Forensic Scientists' prime function is to provide
evidence to support criminal investigations.
The major break through in Forensic Science came
20 years ago when scientists started to use DNA (Deoxyribonucleic
Acid) profiling techniques.
This meant Forensic Scientists could provide police
with often conclusive evidence, by matching blood, hair and semen.
The tragic murder of Sarah Payne was eventually solved by police
with the help of Forensic Scientists.
They matched the DNA sequence of a single strand
of Sarah's hair found on a sweatshirt discovered in murderer Roy
In total, 22 fibres that were found on five articles
in Whiting's van were identical to ones found on Sarah's head and
More recently advances in DNA technology have led
to crime being solved by matching DNA in human faeces.
A man in Birmingham who killed a 66-year-old women
was caught after Forensic scientists used DNA technology to identify
him from excrement that was left at the scene by the murderer in
Alan Braithwaite, one of the lecturers working
on the new Forensic Science course at The Nottingham Trent University,
and a former Forensic Scientist is probably best placed to answer
basic forensic questions.
He first started as a Forensic Scientist in Nottingham
in the 1960s. He is now the head of analytical and environmental
chemistry at Nottingham Trent University.
Braithwaite, Forensic Science lecturer
first attracted you to Forensic Science?
I was first attracted because I was able to develop analytical
techniques. The importance of analytical techniques has become
increasingly important. When I became first involved in Forensic
Science in the 60’s it was a real challenge.
realistic are television crime drama’s like Cracker and CSI?
The programmes you see on television are glossed over in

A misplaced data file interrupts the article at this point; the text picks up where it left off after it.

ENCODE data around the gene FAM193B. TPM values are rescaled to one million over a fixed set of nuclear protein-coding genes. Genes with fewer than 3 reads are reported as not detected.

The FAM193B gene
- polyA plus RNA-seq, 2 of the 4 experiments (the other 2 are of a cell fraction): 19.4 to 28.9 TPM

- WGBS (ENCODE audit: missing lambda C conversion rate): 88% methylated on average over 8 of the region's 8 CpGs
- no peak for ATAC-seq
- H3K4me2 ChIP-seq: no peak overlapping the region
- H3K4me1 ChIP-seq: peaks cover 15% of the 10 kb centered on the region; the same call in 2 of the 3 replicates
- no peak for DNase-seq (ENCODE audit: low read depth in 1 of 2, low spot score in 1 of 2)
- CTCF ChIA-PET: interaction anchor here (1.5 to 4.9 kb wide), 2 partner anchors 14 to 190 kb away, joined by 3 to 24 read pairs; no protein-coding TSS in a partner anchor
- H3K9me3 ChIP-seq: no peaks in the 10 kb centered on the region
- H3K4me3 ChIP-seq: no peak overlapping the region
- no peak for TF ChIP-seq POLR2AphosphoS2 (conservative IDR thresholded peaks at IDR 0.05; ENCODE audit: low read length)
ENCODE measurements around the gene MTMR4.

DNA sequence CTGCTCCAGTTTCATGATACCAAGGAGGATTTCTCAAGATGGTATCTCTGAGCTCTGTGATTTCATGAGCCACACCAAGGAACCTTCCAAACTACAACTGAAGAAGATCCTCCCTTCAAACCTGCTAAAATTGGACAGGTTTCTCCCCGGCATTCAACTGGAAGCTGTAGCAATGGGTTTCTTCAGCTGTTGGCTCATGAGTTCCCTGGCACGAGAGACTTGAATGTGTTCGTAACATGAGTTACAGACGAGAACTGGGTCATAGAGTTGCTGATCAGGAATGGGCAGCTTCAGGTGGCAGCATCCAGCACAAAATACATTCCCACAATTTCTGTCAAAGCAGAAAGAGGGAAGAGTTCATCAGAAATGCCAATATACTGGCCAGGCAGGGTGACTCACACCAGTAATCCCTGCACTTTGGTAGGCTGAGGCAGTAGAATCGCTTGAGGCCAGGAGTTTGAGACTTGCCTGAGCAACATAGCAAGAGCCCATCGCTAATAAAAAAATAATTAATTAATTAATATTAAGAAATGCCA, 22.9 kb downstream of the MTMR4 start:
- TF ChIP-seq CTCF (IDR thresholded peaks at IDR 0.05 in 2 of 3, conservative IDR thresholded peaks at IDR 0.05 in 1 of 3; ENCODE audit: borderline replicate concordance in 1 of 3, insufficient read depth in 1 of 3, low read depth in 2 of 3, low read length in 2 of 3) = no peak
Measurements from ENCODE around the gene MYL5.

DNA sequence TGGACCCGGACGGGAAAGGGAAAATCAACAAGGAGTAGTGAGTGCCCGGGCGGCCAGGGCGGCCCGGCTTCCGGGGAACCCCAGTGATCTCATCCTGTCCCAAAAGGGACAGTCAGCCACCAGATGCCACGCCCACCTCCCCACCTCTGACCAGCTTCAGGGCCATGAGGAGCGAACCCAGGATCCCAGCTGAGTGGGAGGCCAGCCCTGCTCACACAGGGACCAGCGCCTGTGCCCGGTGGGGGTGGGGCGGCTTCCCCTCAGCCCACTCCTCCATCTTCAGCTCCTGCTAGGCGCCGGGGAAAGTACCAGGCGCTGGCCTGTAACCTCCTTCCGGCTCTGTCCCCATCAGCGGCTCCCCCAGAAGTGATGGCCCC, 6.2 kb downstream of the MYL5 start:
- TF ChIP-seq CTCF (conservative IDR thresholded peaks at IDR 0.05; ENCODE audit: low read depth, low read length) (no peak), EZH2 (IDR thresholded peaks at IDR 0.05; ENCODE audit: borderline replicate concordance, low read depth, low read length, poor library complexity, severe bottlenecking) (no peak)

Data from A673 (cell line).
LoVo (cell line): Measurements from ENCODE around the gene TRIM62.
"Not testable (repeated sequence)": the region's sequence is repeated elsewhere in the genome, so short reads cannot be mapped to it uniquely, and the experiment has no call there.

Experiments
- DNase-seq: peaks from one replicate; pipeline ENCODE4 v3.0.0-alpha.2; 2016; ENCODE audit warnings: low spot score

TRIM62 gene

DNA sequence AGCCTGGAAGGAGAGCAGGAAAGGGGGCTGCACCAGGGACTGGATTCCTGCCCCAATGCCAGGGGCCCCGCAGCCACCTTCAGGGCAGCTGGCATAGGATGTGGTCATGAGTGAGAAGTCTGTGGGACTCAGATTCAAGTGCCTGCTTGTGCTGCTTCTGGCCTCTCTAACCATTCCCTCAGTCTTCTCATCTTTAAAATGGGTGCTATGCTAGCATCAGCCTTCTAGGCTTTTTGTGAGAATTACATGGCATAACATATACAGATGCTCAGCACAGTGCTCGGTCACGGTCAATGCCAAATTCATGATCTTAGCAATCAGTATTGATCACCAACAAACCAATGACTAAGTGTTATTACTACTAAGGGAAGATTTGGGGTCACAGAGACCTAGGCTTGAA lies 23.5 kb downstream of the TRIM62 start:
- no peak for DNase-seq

terms of reality and detail, because they are entertainment.
I don’t watch them, I find them a bit dull. Forensic science
is 90% routine sampling and 5-10% helping to solve crime by
analysing circumstantial evidence, but it is the 5-10% that
makes it worthwhile.
process’s do you go through in order to help police solve a
There is a specific process which Forensic Scientists and the
police have to follow, first and foremost, samples must be taken
from the scene of the crime and it is important that these aren’t
contaminated. We often refer to the ‘Locard’ rule. He used to
say ‘every contact leaves a trace.’ For example if someone has
broken in through a window in a burglary we would look for prints
on paint and wood particles as well as shoe prints and blood.
It is then a case of taking a series of samples and trying to
match them to circumstantial evidence, using analytical instrumentation.
average how many people become involved on the forensic side
of cracking crime?
It’s a team game. The relationship between the scenes of crime
officers and the Forensic Scientists is very important as they
work very closely. There is usually an overseeing officer with
a team of specialists working below them. For example, Forensic
Scientists who specialise in explosives, drugs, fibres or metrology.
you ever helped solve a crime?
I have assisted in doing so. I have been involved in murder
cases and provided evidence for certain cases, as well as GBH
cases, and road traffic accidents, but it was a long time ago.
Need 'A' level science i.e. chemistry etc. 2:1 degree in Science
is usually standard.
Starting salary for a graduate is around 20k with top positions
Very flexible, depends on cases and when they arise. Certainly
isn’t a 9-5 job.
Forensic Scientists can branch out into various fields, including
Management, Marketing, working for local authorities and teaching.
Is being a forensic scientist as
easy as it appears on TV?